All your stuff on all the PCs you use regularly – With all of the new types of PCs available, we saw more people adding 2nd or 3rd PCs and wanting all their files in sync across PCs. With the new Sync, we’ve focused on making this very simple. Now in a few clicks you can sync Windows folders like Documents, Photos, Music, and Videos across all your PCs. To do this, we invested heavily in peer-to-peer synchronization so you don’t have to worry about cloud storage limits. For example, the new Sync beta intelligently chooses the right connection (internet or your local network) to sync files between different computers. We also increased key sync limits, with support for more sync folders, many more files in each folder, and the ability to synchronize files as large as 40GB now.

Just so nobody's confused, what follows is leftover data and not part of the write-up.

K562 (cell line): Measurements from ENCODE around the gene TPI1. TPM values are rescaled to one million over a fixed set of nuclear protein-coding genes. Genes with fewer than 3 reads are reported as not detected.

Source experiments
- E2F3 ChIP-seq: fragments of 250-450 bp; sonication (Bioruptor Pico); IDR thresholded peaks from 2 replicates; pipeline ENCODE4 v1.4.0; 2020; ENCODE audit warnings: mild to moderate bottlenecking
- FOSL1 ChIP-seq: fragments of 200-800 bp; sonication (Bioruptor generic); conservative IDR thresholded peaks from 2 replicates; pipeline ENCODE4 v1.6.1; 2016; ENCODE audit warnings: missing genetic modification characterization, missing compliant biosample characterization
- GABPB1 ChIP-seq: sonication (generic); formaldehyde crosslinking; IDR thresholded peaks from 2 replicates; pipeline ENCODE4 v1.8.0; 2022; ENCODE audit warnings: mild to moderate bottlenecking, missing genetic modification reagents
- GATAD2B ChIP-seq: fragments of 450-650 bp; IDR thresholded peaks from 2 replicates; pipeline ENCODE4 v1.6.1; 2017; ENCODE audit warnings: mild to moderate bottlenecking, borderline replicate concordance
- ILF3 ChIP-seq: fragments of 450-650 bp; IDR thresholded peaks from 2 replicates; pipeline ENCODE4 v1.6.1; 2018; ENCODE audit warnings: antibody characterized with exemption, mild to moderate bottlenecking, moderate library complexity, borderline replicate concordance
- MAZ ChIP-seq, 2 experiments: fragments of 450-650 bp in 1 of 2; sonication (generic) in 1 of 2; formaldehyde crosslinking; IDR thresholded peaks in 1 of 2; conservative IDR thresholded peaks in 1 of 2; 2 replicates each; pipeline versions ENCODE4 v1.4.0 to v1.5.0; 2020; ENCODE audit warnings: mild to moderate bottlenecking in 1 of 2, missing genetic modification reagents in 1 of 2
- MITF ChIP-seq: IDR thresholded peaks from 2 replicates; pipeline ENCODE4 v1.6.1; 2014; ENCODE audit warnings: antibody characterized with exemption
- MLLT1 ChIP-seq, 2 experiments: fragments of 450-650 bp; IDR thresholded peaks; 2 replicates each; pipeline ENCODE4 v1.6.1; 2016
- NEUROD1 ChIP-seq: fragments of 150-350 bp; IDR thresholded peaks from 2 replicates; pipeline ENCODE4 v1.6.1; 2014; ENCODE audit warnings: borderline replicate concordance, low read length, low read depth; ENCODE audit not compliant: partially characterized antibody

Your most important desktop stuff synced to the cloud – Mesh users told us they liked having files they worked with every day constantly synced to the cloud, so that they could access them anywhere – even if the originating PC was off. We also learned that they were using the cloud to sync personal files across machines. So, we focused on making cloud synchronization more reliable. We made sure we were providing enough cloud storage to sync a really important folder to the cloud. Although more is always better, we found that 2GB of cloud storage was enough for most of the common cases, while keeping our costs at a level that we could afford to run the service for free. Of course, you can always give other people permission to access any of your Sync folders if, for example, you want to share large picture collections or personal videos with your family.